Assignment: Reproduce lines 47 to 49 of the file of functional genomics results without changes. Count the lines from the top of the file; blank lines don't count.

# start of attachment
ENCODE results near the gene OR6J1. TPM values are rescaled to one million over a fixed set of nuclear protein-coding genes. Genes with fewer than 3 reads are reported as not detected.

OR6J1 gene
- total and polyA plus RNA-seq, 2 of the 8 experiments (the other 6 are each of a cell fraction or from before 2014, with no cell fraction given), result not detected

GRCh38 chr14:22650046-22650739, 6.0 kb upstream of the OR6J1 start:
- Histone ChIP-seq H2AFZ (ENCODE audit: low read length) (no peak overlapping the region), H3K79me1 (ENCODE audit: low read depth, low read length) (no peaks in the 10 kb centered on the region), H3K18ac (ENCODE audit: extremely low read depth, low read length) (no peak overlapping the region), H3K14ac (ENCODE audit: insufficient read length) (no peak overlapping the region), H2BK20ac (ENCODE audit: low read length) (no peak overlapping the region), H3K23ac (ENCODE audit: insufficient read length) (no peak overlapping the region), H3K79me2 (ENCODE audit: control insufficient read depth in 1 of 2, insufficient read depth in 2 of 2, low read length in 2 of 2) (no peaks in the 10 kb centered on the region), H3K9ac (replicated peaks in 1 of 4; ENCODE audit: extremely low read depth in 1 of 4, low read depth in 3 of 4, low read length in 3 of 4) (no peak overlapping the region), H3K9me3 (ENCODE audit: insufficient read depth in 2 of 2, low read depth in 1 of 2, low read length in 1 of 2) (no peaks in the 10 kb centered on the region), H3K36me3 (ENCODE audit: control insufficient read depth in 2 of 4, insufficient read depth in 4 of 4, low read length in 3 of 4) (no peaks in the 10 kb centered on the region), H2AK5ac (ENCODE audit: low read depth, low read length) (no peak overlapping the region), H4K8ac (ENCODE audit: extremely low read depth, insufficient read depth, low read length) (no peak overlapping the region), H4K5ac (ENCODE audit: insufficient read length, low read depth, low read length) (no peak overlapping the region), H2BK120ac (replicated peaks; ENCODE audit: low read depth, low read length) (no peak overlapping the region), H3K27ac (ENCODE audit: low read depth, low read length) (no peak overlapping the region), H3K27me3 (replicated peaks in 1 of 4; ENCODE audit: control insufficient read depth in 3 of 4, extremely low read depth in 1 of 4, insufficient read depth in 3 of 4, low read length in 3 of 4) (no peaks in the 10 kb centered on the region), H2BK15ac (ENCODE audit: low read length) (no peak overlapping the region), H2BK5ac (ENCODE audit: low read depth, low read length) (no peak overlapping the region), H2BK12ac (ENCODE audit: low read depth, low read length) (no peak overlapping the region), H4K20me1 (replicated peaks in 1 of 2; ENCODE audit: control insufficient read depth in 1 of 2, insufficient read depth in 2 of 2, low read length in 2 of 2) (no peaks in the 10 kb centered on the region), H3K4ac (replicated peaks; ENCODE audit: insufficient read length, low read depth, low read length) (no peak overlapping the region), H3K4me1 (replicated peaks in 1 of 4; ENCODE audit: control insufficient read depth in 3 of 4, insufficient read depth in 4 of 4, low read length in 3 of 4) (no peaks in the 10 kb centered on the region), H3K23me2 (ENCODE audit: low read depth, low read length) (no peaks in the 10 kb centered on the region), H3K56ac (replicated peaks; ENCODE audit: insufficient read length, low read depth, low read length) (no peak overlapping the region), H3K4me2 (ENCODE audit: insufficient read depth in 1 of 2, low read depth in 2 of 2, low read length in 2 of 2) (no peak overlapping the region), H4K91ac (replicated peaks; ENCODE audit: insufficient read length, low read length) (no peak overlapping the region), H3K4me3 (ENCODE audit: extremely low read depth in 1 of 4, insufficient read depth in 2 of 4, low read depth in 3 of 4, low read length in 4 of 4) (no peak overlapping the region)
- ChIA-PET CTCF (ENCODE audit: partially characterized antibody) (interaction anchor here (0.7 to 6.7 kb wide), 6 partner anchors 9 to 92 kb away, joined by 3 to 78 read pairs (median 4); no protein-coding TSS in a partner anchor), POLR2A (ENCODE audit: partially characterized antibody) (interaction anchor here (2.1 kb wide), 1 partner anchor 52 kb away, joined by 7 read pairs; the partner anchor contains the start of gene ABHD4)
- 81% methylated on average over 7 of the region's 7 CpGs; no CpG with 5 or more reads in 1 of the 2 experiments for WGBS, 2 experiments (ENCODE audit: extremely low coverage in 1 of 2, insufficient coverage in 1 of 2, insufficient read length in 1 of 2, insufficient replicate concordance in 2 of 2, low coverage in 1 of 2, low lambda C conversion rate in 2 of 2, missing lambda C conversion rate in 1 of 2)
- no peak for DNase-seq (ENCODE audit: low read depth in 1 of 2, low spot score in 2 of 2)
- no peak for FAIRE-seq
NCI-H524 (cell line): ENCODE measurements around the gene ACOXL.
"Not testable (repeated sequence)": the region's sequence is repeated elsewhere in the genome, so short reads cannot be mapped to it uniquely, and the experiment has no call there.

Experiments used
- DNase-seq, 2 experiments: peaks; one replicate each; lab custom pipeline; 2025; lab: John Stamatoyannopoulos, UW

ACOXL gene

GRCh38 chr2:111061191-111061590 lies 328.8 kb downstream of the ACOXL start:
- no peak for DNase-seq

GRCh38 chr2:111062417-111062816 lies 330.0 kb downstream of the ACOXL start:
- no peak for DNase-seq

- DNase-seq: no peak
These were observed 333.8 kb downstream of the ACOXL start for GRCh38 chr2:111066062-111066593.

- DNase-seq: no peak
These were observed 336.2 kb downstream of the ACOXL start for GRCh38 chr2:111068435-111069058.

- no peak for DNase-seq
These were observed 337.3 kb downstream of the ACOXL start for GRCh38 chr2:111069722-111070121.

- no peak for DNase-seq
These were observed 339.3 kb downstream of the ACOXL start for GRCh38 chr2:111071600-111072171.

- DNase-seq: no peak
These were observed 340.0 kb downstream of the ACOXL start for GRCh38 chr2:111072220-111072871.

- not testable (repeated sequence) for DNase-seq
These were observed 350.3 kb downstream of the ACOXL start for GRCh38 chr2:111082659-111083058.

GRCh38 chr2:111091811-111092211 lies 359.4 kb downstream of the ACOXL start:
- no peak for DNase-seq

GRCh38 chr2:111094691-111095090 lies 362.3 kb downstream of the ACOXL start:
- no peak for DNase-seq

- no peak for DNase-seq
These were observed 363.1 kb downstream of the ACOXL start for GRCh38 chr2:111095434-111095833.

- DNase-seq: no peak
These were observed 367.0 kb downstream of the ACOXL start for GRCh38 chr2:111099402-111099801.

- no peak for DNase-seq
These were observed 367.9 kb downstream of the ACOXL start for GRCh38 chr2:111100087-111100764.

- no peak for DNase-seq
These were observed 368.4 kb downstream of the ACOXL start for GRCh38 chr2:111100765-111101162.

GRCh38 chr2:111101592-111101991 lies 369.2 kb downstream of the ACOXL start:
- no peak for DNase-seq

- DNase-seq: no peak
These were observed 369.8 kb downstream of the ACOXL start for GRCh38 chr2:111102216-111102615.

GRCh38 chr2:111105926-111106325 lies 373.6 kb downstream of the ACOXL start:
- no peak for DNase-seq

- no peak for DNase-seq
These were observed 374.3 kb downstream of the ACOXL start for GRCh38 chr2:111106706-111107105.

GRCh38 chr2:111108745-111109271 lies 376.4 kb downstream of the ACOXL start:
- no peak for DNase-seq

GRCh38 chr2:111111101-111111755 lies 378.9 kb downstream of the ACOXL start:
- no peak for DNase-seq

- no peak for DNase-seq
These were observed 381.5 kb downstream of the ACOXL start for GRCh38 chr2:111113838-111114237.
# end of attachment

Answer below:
GRCh38 chr2:111105926-111106325 lies 373.6 kb downstream of the ACOXL start:
- no peak for DNase-seq

- no peak for DNase-seq